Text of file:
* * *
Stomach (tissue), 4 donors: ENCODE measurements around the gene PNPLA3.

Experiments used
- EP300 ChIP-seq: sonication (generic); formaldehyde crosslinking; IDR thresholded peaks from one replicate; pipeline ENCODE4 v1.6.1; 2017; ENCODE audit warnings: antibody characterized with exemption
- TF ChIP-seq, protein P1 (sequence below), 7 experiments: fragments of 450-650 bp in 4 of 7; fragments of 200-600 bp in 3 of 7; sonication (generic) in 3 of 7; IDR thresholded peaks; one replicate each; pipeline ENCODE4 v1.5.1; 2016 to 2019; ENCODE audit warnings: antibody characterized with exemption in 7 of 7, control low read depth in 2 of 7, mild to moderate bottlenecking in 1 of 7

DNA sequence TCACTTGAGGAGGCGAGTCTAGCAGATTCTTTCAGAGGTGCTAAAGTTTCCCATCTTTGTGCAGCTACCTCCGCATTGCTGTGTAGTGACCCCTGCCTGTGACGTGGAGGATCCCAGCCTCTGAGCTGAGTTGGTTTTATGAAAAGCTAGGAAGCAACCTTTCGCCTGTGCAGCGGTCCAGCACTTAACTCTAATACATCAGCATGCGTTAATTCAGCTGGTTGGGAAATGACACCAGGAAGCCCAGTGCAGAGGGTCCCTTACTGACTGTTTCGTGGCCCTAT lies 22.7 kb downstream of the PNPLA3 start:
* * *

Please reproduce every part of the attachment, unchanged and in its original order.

Stomach (tissue), 4 donors: ENCODE measurements around the gene PNPLA3.

Experiments used
- EP300 ChIP-seq: sonication (generic); formaldehyde crosslinking; IDR thresholded peaks from one replicate; pipeline ENCODE4 v1.6.1; 2017; ENCODE audit warnings: antibody characterized with exemption
- TF ChIP-seq, protein P1 (sequence below), 7 experiments: fragments of 450-650 bp in 4 of 7; fragments of 200-600 bp in 3 of 7; sonication (generic) in 3 of 7; IDR thresholded peaks; one replicate each; pipeline ENCODE4 v1.5.1; 2016 to 2019; ENCODE audit warnings: antibody characterized with exemption in 7 of 7, control low read depth in 2 of 7, mild to moderate bottlenecking in 1 of 7

DNA sequence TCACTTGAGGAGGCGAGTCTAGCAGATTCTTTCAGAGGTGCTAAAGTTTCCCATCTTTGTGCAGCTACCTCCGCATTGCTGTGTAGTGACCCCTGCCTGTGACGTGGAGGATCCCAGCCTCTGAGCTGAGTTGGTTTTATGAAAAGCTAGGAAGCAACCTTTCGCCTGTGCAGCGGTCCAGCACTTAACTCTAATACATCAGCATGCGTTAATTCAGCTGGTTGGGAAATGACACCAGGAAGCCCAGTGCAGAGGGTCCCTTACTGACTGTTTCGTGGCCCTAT lies 22.7 kb downstream of the PNPLA3 start: